Quantitative measurements of regional and tissue specific concentrations of brain metabolites were measured in elderly subjects using multislice proton magnetic resonance spectroscopic imaging (1H MRSI). Selective k-space extrapolation and an inversion-recovery sequence were used to minimize lipid contamination and linear regression was used to account for partial volume problems. The technique was applied to measure the concentrations of N-acetyl aspartate (NAA), and creatine (Cr)- and choline (Cho)-containing compounds in cortical gray and white matter, and white matter lesions of the frontal and the parietal lobe in 40 normal elderly subjects (22 females and 18 males, 56-89 years old, mean age 74 ± 8). NAA was about 15% lower in cortical gray matter and 23% lower in white matter lesions when compared to normal white matter. Cr was 11% higher in cortical gray matter than in white matter, and also about 15% higher in the parietal cortex than in the frontal cortex. Cho was 28% lower in cortical gray matter than in white matter. Furthermore, NAA and Cr changes correlated with age. In conclusion, regional and tissue differences of brain metabolites must be considered in addition to age-related changes when interpreting 1H MRSI data.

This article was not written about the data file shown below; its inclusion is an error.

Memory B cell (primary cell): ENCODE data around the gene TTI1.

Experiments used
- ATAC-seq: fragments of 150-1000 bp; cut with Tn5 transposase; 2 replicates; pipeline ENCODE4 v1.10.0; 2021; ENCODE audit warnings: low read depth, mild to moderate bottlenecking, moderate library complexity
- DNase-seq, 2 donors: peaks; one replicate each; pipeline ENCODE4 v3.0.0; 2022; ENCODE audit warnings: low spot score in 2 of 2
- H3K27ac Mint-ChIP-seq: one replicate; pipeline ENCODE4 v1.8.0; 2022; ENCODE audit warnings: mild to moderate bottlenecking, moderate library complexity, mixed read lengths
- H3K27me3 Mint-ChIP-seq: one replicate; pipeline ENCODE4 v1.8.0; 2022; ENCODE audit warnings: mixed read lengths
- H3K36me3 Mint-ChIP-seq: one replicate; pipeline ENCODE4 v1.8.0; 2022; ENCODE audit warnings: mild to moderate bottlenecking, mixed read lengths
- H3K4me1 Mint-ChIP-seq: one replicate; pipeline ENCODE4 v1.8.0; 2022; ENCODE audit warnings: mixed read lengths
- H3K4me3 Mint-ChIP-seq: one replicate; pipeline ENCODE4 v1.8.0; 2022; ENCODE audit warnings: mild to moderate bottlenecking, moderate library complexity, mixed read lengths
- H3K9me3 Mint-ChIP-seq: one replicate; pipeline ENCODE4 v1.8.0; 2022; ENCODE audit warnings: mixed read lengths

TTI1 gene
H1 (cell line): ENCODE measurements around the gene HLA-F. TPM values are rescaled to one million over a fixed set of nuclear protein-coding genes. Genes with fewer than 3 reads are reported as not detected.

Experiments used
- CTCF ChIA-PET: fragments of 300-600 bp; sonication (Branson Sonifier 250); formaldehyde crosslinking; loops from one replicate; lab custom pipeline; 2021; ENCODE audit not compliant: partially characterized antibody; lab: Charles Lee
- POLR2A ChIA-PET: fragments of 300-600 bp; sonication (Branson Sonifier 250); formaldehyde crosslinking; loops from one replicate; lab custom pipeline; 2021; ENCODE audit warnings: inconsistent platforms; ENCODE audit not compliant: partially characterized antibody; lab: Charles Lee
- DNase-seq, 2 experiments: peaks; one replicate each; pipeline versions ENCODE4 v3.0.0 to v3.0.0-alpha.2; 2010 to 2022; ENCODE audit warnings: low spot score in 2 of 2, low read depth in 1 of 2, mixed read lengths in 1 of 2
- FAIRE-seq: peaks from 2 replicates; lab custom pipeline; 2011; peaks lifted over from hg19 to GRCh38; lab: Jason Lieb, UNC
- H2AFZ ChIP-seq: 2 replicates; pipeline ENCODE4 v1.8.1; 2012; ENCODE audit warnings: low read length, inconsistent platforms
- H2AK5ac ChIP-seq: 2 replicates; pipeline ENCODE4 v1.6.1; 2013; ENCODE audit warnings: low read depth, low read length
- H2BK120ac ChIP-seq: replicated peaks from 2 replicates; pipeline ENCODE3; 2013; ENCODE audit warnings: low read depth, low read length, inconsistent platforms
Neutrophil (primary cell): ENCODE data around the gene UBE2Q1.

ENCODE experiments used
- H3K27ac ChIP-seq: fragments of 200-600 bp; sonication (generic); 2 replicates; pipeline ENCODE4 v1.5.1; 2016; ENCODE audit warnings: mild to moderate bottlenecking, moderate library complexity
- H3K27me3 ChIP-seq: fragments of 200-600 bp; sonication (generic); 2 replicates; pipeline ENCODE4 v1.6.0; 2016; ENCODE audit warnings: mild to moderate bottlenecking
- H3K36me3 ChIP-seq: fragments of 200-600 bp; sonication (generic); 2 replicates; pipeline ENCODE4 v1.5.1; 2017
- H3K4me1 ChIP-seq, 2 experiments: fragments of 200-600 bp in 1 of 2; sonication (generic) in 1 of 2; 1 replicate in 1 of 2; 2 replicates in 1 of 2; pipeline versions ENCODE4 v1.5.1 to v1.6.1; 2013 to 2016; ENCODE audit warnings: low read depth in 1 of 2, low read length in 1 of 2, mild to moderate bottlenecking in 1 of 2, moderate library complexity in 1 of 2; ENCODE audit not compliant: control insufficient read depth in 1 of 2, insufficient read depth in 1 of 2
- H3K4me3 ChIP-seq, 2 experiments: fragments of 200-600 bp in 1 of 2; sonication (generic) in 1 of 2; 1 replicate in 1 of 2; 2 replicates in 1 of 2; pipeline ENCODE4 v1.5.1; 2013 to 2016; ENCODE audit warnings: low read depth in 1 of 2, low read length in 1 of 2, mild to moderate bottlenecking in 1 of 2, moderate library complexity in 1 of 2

- Gray and white matter
- Magnetic resonance spectroscopic imaging
- White matter lesions
ASJC Scopus subject areas
- Radiology Nuclear Medicine and imaging
- Radiological and Ultrasound Technology